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Give me three steps…

        By  Timmer Blakely


hat does it take to become a better musician?  Is it all about learning your scales?  Is it practice, practice, practice?  Is it buying the best gear and changing your strings at least once a week?  All of those things may or may not have merit, but becoming a better musician is simply a matter of following three steps.

Input, digest, and output.

If you follow these three steps repeatedly, you will improve.  It is guaranteed.

       The input step is all about getting information and ideas into your head.  The ideas can come from any number of sources.  A private instructor is a great place to start.  A good teacher can fill your head with all sorts of new concepts and explain them very thoroughly.  Magazines, books, and other printed educational literature are other great sources of input.  The internet is full of web pages offering tons of free knowledge.  And instructional videos are almost the same as having a personal lesson with your favorite player. 

      The only criteria for it to be input is that it has to open up new ideas and concepts in your head.  Whether it's a Global Bass article by Rocco Prestia showing how to play 64th notes over a funk groove or an instructional video by Bunny Brunell showing what changes to play over an F#5b13: if it’s new information to you, then it's input.    

        Now that your head is full of amazing new things, you have to digest it. This is where the practice, practice, practice, part comes into play.  While it's still in your head, it's just a concept. When you translate the concept to your hands and instrument is when it becomes a tool.  And the only way to make that translation is to sit down with your instrument and hammer away alone in your room.  If you take the time to learn how to fully apply the concept to your instrument, you will end up with a tool.  Now all you have to do is learn how to use the tool and get good with it.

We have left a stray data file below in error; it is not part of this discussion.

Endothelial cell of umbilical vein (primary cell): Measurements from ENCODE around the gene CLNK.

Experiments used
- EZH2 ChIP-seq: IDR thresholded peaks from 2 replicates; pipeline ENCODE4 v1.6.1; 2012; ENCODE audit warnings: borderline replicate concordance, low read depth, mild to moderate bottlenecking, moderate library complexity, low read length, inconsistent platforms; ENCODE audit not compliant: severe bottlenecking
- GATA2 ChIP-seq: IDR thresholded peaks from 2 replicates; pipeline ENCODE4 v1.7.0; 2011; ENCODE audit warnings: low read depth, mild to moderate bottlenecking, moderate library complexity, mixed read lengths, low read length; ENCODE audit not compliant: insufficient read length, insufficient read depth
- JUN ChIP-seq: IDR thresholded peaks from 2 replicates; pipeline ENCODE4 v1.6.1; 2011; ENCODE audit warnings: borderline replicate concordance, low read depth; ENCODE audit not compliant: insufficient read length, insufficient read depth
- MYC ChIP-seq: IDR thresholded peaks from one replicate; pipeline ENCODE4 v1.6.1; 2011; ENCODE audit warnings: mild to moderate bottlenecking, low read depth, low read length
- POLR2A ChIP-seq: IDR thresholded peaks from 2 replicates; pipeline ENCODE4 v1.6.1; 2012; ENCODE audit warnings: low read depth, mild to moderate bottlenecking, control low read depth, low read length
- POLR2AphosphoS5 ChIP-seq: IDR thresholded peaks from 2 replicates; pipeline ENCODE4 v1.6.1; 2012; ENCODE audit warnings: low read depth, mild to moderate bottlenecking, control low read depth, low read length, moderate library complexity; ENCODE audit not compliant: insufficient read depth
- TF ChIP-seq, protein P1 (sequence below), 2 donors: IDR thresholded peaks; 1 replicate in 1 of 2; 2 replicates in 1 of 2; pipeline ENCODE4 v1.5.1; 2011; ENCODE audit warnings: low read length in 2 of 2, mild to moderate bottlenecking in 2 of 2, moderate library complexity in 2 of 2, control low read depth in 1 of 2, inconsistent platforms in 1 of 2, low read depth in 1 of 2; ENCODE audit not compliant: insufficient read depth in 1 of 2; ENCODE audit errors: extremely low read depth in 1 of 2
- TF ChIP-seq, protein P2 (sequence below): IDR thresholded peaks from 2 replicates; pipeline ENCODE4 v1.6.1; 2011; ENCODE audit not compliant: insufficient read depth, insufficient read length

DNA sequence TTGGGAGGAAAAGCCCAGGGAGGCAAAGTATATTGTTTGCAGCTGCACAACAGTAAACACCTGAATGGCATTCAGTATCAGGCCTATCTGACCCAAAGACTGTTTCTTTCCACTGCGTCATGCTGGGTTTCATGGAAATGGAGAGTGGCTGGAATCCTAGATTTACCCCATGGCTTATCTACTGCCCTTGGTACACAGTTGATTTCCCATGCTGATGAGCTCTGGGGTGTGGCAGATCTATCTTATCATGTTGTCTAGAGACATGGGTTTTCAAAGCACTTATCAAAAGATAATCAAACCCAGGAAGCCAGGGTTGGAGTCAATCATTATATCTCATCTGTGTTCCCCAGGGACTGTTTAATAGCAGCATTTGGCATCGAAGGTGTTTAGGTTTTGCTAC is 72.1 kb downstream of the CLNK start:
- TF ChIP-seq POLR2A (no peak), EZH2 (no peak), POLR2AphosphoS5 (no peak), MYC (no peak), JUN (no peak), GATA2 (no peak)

Tools take time to get used to.  The first time you pick up a hammer, you can probably drive a nail with it, but you run a pretty big risk of putting a hole in the wall next to the nail you are driving.  And you don't get any better with the hammer by sitting alone in your room swinging it around.  You have to start working with nails and wood.  The more nails you drive, the better you get. 

       That's how it is with your newly found tool. The output stage is all about using your tool with other musicians.  That's how you get the feel for it.  Get out of your room and play.  Whether it's in your garage with your buddies, at a local tavern on jam night, or out on a gig with your band, you have to start working with your tool.  Every time that hammer hits the nail, your aim and confidence improve.

        If you feel like you are in a rut and aren't making any improvement, maybe it's because you are skipping one of these three steps.  Chops are great and play an important part in musicianship.  But knowledge is power and learning how to use knowledge is invaluable.  Input, digest, and output are the three steps to a new and improved you. 

Timmer Blakely
The Jeff Healy Band

The ‘Bass Man’ TIMMER BLAKELY is a freelance bassist working out of the Pacific North West.  (wherever that is!  This is a global magazine, Timmer, hence the name!! Pacific North West of What?  The Tao Ceti Star System??)

Some of the more notable artists that Timmer has performed with include

 Ry Cooder, Terry Evans, Jeff Healy and Geoff Achison.

  Timmer's Bass World website.



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